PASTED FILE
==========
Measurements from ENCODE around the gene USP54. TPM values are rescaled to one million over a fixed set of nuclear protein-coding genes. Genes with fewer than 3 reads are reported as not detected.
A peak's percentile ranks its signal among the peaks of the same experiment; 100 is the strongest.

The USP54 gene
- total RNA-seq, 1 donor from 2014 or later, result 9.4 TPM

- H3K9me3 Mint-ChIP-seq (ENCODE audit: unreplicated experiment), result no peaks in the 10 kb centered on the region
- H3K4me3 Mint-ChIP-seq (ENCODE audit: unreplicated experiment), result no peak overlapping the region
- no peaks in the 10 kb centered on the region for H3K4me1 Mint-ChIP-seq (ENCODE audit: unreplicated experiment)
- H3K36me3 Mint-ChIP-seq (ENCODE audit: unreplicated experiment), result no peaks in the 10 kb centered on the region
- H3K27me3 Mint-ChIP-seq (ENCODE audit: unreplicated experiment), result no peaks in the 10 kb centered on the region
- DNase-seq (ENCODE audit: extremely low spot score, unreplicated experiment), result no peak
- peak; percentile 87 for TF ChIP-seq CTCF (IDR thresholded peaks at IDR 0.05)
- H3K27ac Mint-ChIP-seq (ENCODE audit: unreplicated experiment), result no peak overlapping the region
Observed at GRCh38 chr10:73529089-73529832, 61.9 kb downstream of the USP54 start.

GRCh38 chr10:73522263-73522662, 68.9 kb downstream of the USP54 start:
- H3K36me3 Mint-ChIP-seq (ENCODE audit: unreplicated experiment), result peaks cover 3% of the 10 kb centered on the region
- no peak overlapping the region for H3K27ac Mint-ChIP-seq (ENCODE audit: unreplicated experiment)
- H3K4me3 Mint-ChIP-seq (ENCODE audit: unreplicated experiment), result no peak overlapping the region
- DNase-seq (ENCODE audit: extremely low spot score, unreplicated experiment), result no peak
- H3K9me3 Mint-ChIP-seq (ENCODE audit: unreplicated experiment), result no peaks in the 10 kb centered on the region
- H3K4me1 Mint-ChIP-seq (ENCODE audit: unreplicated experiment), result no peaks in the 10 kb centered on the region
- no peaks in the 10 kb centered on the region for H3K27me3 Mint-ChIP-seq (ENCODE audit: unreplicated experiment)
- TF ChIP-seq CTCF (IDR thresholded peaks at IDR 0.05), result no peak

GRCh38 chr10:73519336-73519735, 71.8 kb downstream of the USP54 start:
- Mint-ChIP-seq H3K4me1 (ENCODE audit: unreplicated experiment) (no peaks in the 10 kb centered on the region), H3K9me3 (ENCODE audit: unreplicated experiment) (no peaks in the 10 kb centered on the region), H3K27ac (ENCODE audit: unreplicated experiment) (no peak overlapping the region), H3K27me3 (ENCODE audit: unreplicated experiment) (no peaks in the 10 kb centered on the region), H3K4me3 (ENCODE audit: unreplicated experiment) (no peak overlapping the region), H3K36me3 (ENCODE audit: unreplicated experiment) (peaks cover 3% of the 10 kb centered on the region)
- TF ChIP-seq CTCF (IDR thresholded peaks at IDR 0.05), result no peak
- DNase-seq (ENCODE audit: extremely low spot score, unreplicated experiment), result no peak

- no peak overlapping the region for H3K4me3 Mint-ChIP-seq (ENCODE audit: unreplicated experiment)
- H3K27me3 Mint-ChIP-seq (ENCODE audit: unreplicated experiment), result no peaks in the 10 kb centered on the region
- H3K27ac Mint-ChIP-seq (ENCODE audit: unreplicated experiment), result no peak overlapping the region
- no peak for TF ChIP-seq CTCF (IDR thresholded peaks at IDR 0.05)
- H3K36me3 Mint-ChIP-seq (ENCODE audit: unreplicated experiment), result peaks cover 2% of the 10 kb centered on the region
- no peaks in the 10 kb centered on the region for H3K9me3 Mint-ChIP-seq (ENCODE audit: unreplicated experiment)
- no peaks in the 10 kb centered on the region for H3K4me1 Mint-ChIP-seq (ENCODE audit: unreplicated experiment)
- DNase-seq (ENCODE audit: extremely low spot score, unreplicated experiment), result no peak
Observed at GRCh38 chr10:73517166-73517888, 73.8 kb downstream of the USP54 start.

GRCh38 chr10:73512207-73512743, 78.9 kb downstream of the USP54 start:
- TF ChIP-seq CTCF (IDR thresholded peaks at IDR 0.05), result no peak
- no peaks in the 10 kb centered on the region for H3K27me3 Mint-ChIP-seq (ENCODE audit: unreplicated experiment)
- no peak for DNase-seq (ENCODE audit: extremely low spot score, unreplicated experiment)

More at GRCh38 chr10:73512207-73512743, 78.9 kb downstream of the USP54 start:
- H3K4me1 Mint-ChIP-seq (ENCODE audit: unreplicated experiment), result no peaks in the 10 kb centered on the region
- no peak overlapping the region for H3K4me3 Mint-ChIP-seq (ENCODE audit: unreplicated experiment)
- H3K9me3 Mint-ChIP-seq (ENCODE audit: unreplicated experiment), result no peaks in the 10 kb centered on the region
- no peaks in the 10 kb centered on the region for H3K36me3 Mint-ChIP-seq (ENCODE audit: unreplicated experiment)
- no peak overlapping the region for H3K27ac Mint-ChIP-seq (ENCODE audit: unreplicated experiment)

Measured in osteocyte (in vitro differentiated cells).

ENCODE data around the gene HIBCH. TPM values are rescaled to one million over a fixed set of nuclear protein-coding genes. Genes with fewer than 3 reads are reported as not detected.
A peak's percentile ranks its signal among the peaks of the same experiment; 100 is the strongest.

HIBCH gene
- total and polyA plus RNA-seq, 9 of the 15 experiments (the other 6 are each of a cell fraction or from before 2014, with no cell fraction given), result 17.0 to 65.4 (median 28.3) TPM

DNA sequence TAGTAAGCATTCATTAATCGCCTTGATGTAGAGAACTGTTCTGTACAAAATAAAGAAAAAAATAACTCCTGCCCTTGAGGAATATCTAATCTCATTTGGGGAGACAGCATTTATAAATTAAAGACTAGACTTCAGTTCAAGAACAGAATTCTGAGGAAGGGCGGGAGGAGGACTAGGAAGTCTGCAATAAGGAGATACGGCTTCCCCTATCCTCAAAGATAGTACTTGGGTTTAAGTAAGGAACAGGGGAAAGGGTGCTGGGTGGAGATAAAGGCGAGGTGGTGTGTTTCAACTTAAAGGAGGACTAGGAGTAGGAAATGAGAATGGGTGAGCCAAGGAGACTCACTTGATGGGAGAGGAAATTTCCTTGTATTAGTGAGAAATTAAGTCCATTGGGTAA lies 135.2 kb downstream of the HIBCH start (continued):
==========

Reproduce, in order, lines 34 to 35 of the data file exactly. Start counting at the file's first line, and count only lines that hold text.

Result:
- DNase-seq (ENCODE audit: extremely low spot score, unreplicated experiment), result no peak
Observed at GRCh38 chr10:73517166-73517888, 73.8 kb downstream of the USP54 start.